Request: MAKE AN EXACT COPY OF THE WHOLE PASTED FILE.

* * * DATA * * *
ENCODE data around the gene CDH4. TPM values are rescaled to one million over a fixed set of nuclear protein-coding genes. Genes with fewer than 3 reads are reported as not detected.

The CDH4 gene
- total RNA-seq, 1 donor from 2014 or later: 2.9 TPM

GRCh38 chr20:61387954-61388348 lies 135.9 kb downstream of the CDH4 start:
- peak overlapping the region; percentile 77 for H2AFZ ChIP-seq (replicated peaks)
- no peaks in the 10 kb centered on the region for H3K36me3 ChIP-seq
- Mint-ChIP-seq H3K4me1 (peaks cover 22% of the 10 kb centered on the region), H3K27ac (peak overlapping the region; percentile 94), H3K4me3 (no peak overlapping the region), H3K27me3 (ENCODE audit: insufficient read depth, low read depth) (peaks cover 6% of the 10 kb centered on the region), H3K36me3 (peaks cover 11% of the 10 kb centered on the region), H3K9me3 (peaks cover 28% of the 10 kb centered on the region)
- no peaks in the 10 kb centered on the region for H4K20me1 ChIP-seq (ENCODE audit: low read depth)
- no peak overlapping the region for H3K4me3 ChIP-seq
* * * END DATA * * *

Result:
ENCODE data around the gene CDH4. TPM values are rescaled to one million over a fixed set of nuclear protein-coding genes. Genes with fewer than 3 reads are reported as not detected.

The CDH4 gene
- total RNA-seq, 1 donor from 2014 or later: 2.9 TPM

GRCh38 chr20:61387954-61388348 lies 135.9 kb downstream of the CDH4 start:
- peak overlapping the region; percentile 77 for H2AFZ ChIP-seq (replicated peaks)
- no peaks in the 10 kb centered on the region for H3K36me3 ChIP-seq
- Mint-ChIP-seq H3K4me1 (peaks cover 22% of the 10 kb centered on the region), H3K27ac (peak overlapping the region; percentile 94), H3K4me3 (no peak overlapping the region), H3K27me3 (ENCODE audit: insufficient read depth, low read depth) (peaks cover 6% of the 10 kb centered on the region), H3K36me3 (peaks cover 11% of the 10 kb centered on the region), H3K9me3 (peaks cover 28% of the 10 kb centered on the region)
- no peaks in the 10 kb centered on the region for H4K20me1 ChIP-seq (ENCODE audit: low read depth)
- no peak overlapping the region for H3K4me3 ChIP-seq